Are you ready to tackle that to-do list and get projects finally done? The most important reason why we need to do so is because it's leaving a mountain of mental clutter causing you to feel emotionally and physically exhausted. In this episode, I share invaluable strategies that will empower you to prioritize, streamline, and manage your hectic thoughts. Our discussion will center around the methods of segmenting your to-do list by time of day and the practical framework of the four quadrants of time management - a tool, that will revolutionize the way you handle important and essential tasks.
As we progress into our three-part series on understanding and dealing with clutter in our lives, we'll delve deeper into the art of managing mental clutter through the deceptively simple act of breaking it down into manageable tasks. Seems easy, but we tend to overcomplicate things! I'll guide you through a liberating process of brain dumping, and creating a pragmatic to-do list, transforming your worries into less daunting and achievable tasks. Join me in this enlightening journey of exploring clutter and start reclaiming control over your mental clutter today!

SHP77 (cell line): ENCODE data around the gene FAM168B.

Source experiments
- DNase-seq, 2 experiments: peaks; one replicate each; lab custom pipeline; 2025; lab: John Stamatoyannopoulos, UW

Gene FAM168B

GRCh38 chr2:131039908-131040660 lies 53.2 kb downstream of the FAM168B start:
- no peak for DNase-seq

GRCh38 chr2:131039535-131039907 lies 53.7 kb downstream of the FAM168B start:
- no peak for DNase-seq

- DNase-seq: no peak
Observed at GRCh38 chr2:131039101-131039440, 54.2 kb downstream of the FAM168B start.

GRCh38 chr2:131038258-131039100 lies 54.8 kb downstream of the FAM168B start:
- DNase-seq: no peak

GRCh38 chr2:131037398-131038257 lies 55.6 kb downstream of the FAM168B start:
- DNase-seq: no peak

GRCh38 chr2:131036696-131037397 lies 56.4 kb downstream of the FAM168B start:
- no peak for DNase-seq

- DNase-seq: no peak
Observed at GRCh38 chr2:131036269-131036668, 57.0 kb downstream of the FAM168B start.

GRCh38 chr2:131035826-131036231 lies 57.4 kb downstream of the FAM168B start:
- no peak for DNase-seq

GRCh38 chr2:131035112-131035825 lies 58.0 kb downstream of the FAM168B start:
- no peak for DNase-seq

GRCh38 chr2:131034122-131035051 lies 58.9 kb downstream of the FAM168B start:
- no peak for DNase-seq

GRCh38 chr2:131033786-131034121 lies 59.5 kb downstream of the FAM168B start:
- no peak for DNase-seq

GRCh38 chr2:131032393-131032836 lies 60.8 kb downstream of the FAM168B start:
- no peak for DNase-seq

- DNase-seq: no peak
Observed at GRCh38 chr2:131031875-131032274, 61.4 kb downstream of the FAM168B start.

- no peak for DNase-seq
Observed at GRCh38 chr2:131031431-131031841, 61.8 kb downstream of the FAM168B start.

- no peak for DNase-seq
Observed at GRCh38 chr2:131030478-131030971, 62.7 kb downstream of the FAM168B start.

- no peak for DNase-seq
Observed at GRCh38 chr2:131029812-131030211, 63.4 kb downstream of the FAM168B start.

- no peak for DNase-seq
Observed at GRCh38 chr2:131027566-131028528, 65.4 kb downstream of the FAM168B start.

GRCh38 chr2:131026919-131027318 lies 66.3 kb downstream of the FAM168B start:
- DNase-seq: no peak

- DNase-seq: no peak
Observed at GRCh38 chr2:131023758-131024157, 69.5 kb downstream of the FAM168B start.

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Welcome to the Balance Code Podcast, a place where you have permission to step outside the hamster wheel of day-to-day life and learn tools to create more balance. My name is Katie Russell. I'm a licensed therapist and burnout and hidden grief specialist. I support ambitious, goal-driven people who are ready to get off the one-way train, to burnout and start to enjoy life again to the fullest. Oh and, by the way, I'm a mom of three, an ex-pat living in Germany who's still learning the language, and an entrepreneur Living my Balance Code is what keeps me able to work in incredible ways without burning out. So let's find your Balance Code. Hey everyone, we are into part two of our three-part series on clutter Now. Part one was on physical clutter, so make sure you go back and listen to that to start to explore the interesting relationship you may have with clutter. I know mine is for sure. In today's episode, we are talking about mental clutter. I think this is something we're all familiar with, right? A lot of things on our to-do list, a lot of things we are keeping in our minds not to forget, and the constant reminders of the things we haven't done. This is where procrastination likes to play a role, because we want to avoid the mental and emotional negative experiences of doing the thing and the reality. We're just putting it off and making it worse for ourselves. We've got a great episode on that. I'll link to it below. But mental clutter is a big challenge for most of us. When you are juggling so many things, mental clutter is just a natural byproduct, it's normal. But there are ways that you can be dealing with it so that it does not impact you as much, because the mental clutter, emotionally and physically exhausts us. Let's be honest, you've had one of those days where you're working all day and barely physically moving, but mentally having to do a lot, and you physically feel exhausted at the end of the day and you still can't turn your mind off, right, oh my gosh. You go to bed and you're like, oh god, that one more thing and I shouldn't have done that, and then like it just goes and goes and goes and goes. So what do we do with mental clutter? How do we sift through it? How do we make sure we don't forget the things that we don't need to forget, like the serious stuff, right, sometimes there's things we can't forget and actually it'd be better if we do than some things we need to remember. Well, I have two tips for you that I love doing when I'm really in a place of like ugh, this is just too much. So the first one it's gonna sound funny create a to-do list. Yeah, katie, okay, but the problem is like I have like 10 of them. Okay, here's what I suggest you do At the end of the day, you write down all of the things before going to bed that you need to remember for the next day. Really, create your to-do list and bonus points, if you can go ahead and break them up into in the morning, I need to do these. Around lunchtime, I need to do these, and afternoon or evening, these are the other things I need to do. It groups it for your mind and actually it will help you start to remember the other things you were going to forget. And creating that to-do list. Have you ever done that? You create the to-do list and then 10 minutes later, you're like oh wait, one more thing. Oh, another thing, oh, another thing. Well, there's something about segmenting your to-do list by time of day. You'd like to get them done. That helps you remember some of the other things that you didn't want to forget. So, creating that to-do list for the next day, knowing you're going to add more to it. I mean, gosh, we are high achievers. We just think we can do more. You know well, I've got the energy for it. Okay, do you really? So you group that to-do list by time of day and then you know you have it and you put it in a place. You will see it first thing the next day. I can't tell you how many times I've created to-do list, closed it up in my day planner, put it to the side. Morning comes, go off on my normal routine, come back after dropping off the kids, open it up and be like ah, there were two things I had to do this morning before drop off. So make sure you put the to-do list in a place. You actually will see it. The other thing about a to-do list is it keeps you focused. If you put it in a place, you're going to focus on it, right, like okay, today in the morning, I want to get these things done by lunch. This stuff has to be finished. Now let me speak to you. It's a very loving and kind person who cares about you and you are ambitious. Please look over that to-do list and say is this realistic? Can I actually get all these things done by 12 o'clock? Don't flood your to-do list just because you can. I really want you to put things on the to-do list you don't need to forget for the next day. Think of it in the four quadrants of time management. If you're not familiar with these, I'll give you a short rundown. And the top left quadrant is the urgent and important. Think of these as the fires that you need to put out. So what are the things like? It is due tomorrow. It has to be done or it's due by Friday and it's Wednesday, right? These are the super emergency will impact your life and others in major ways. It needs to get done. Taxes are due tomorrow. Whatever, it might be right. Then there are the Urgent, not important, and these make it on our to-do list too. Let me tell you what these are. It's the problems other people have that they want you to fix. And I'm not talking about, like your family members, who are incapable of doing those things and you really do have to do them. I'm talking about the people who maybe at work, or older family members or friends who you've committed things to, because you're that person who says yes and you're realizing you should say no because they created an urgency that made you feel like it was important. But it's actually not as important as taxes. You're sick child you going and getting that doctor's appointment to get that checkup you need? After how many months, years? Hmm, right, like there are things that we will create urgency and importance around that really aren't, and it's just because it's somebody else's urgency and we don't want to disappoint them. Next is non-important, non-urgent, and thankfully, most of the time we don't put these on the to-do list. Actually, I'm gonna take that back. Sometimes we do, sometimes we'll want to, like, clean that room in the basement or that drawer that nobody touches, nobody's going in. So why is it on that to-do list every week? It isn't actually important. You're just adding it there because eventually you want to get to it. But why keep adding it during a week when it's super stressful, a month when it's super stressful, like, don't add it in your to-do list when it's actually not important and it's not urgent. And then the fourth quadrant is your top right quadrant and that is important and not urgent. And this is self-care, this is taking care of your relationship, this is planning ahead, this is prepping for things the night before. This section is about personal growth and health and wellness and, overall, like staying balanced and stable. It's the quadrant of time management we want to spend a lot of time in, after finishing up, taking care of the urgent, important, and so our to-do list should have things like that. If you are an entrepreneur in the business world, the tasks that get you money are in that section, the things that you do to move the ball forward. That's what's in that section. It's not the well if I've posted a zillion times on social media without having a call to action, or if I write 10 emails to these people who aren't even my ideal people to work with as I'm job searching. Like no, it's the stuff that really is going to bring an income in and actually get you in the right places that you want to be or that job you want to have. So that quadrant is important and your to-do list should be based on the first one. What is urgent and important oh, my gosh, it's due tomorrow, or somebody's sick or something bad is happening and major is occurring and maybe major good as well, but it just it needs urgency now. And what is not urgent but important. And if I do that if I clean up the front entranceway to my home, it serves the biggest purpose for all of us. It makes life so much easier. So that is important but maybe not urgent, unless you're like tripping over everything every day and somebody got hurt, right, like those should be the things on your to-do list. Okay, I'm off the to-do list. Let's move on to the second thing. The second thing is a brain dump, and I highly recommend you do this after the to-do list, or maybe you can do it before and then from it you'll pull some things. But the brain dump is all the stuff you can do at the end of the day. You can do it at the beginning of the day, you can do it middle of the day, you can make as many as you want during the day, but a brain dump essentially is letting out all the things that are on your mind, all the things you don't wanna forget. All you know, even emotions might come out. This thing occurred to me and it makes me so angry and I don't wanna forget to tell that person that later on, whatever it might be, let it all out. What are the things here worried about, stressed about? I mean, it's literally a brain dump, like dumping it all out on a piece of paper and instead of holding it in your head, you're allowing it to be on paper in front of you. Why is this important? Okay, when I tell my six-year-old and my nine-year-old clean your room, I sometimes get a really blank stare or I get whining. But usually I get a little bit of a blank stare because they don't know where to begin. And it's very much the same how I feel when it's like, ah, I need to clean my house. Okay, where do I begin? Sometimes you know where to begin and then you stop after that room because you're like, nope, too much, it's overwhelming. So when I tell my daughters, hey, books on the bookshelf, and they go do that. Okay, clothes in the dirty clothes hamper, not on the floor. Okay, make your bed, I break it up into small things and it's doable and things get done. It's the same with the to-do list and the brain dump, instead of it becoming this big mountain in my mind of all these thoughts, all these worries, all these stresses, all these things I don't wanna forget. I'm putting them on paper in two distinctly different ways, so that I can actually see what's really in front of me and it allows my logical mind to calm the emotional brain that's going oh my God, I'm so stressed and overwhelmed. This is too much and I don't know when I'm ever gonna find time to say oh, actually, three of those things can get done tomorrow before lunchtime, okay. Or if I set an alarm on my phone, I won't forget to call that person, return that email, whatever it might be, and if I call this person to ask for help, they can take care of this project instead of me handling it. Right. But if we don't brain dump it and then sort it into a to-do list, it's like me looking at my house and saying I need to clean it, or you looking at your email inbox and going clean it out and you're like where do I begin? Where do I start? Start with the top one great, that's gonna be fun. Like one out of how many that need to be addressed. It is overwhelming when we look at the complete picture. But if we start to look at the chunks and the small things and put it on paper and go, okay, here's what's in my mind that mountain becomes little hills that we can climb over. We can more easily get over them. But you have to put it on paper first. I love having a notebook for this, one notebook where I can brain dump it all. I put the date, sometimes I put the time if I'm gonna do more that day than just one, and I just put it all out there, and it's fun at times to go back and look and see like how much progress I've made. That less is on my mind, but sometimes it helps me remember things that I did actually forget. I'm really glad I wrote them down the week prior. Mental clutter exhausts us. It is exhausting, but there are tools we can be using, and these two tools in particular are extremely helpful when it comes to the mental clutter we have in our lives. So I want you to try them and I want you to tell me how it turned out and which one you like better, or if you like both, and which one you find yourself using on a more regular basis. Now, as I shared in the first part of the series, stress overwhelms us. It impacts our physical health, our emotional health and our mental health, and a lot of the time, all the clutter that we have is creating more of the feeling of stress, and when we have that stress it's a lot like so I'm silly, but a zebra running for its life from a lion. It is releasing the same amount of adrenaline and cortisol and we're just dealing with being in traffic or a parent that we don't like in the pickup line at school, or knowing that taxes are due tomorrow. Right, like our, things are not life and death. They might feel like that sometimes, but they're not and we're physically still responding. Thank you, caveman brain. We're physically still responding that way and because we do that, it can take up to three to four hours for those hormones to release out of our system. But if you are in chronic stress and constantly having stressors activate the stress cycle within you over and over, and over and over on a regular basis, it can take up to six months and this is where we go Mayday, mayday, burnout, full overwhelm, and now we're in burnout. And my goal is to help you to find tools to start and detox from the stress and the hormones that are in your system every day and have a routine of doing that, so that you're not that person in six months coming to me going I've hit burnout. You can always come to me in the six months if that happens. But I just wanna say there are ways we can start to prevent that, and I have a 30 ways to detox from the stress workbook that I have available to you right now. Now you can find the link for that in the show notes, and I wanna make sure you get it, because it's not only an E guide with the 30 ways and an explanation of how they help, but it's also a workbook, and that allows you to really take a moment to reflect on the stress in your life, how you're responding, how you're not responding and what things you wanna change as you incorporate some of those 30 items and 30 ways in order to decrease the stress hormones in your system. So make sure to grab that in the link below in the show notes. Okay, well, that wraps up part two. I'm looking forward to part three on emotional clutter, and here's to finding our balance code. Thank you so much for listening to today's episode. If you have a moment, please leave a rating or review so that others can find this podcast who are looking for support, just like you. Let's connect on Instagram at katiewrestler or at balancecodepodcast, or check down in the show notes to find ways that we can work together and see other offerings that I have for you at this time and, as always, here's to finding our balance code.